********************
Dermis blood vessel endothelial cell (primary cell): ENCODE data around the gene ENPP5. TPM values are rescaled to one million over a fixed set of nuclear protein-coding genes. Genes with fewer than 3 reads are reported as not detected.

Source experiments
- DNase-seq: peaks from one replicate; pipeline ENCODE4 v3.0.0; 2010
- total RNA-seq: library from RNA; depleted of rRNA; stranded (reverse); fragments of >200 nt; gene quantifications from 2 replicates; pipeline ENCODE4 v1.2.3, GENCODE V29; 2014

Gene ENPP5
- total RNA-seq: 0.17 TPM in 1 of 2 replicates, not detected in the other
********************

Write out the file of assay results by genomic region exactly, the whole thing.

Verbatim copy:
Dermis blood vessel endothelial cell (primary cell): ENCODE data around the gene ENPP5. TPM values are rescaled to one million over a fixed set of nuclear protein-coding genes. Genes with fewer than 3 reads are reported as not detected.

Source experiments
- DNase-seq: peaks from one replicate; pipeline ENCODE4 v3.0.0; 2010
- total RNA-seq: library from RNA; depleted of rRNA; stranded (reverse); fragments of >200 nt; gene quantifications from 2 replicates; pipeline ENCODE4 v1.2.3, GENCODE V29; 2014

Gene ENPP5
- total RNA-seq: 0.17 TPM in 1 of 2 replicates, not detected in the other